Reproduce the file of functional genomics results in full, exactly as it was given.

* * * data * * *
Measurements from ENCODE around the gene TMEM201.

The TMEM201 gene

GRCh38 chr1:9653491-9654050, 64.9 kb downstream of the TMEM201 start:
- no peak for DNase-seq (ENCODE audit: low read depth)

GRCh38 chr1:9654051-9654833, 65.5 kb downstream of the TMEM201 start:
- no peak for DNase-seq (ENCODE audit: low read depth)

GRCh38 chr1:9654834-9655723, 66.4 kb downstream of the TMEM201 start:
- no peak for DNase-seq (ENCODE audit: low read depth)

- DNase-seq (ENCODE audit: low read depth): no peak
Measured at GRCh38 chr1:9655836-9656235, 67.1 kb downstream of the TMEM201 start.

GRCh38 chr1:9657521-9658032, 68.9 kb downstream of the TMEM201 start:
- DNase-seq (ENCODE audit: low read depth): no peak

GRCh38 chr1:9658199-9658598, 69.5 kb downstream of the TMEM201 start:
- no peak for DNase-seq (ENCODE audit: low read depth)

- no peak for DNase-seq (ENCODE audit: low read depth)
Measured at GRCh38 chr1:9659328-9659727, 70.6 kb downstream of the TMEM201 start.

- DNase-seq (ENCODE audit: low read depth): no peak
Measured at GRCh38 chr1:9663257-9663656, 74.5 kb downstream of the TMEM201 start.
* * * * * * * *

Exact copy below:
Measurements from ENCODE around the gene TMEM201.

The TMEM201 gene

GRCh38 chr1:9653491-9654050, 64.9 kb downstream of the TMEM201 start:
- no peak for DNase-seq (ENCODE audit: low read depth)

GRCh38 chr1:9654051-9654833, 65.5 kb downstream of the TMEM201 start:
- no peak for DNase-seq (ENCODE audit: low read depth)

GRCh38 chr1:9654834-9655723, 66.4 kb downstream of the TMEM201 start:
- no peak for DNase-seq (ENCODE audit: low read depth)

- DNase-seq (ENCODE audit: low read depth): no peak
Measured at GRCh38 chr1:9655836-9656235, 67.1 kb downstream of the TMEM201 start.

GRCh38 chr1:9657521-9658032, 68.9 kb downstream of the TMEM201 start:
- DNase-seq (ENCODE audit: low read depth): no peak

GRCh38 chr1:9658199-9658598, 69.5 kb downstream of the TMEM201 start:
- no peak for DNase-seq (ENCODE audit: low read depth)

- no peak for DNase-seq (ENCODE audit: low read depth)
Measured at GRCh38 chr1:9659328-9659727, 70.6 kb downstream of the TMEM201 start.

- DNase-seq (ENCODE audit: low read depth): no peak
Measured at GRCh38 chr1:9663257-9663656, 74.5 kb downstream of the TMEM201 start.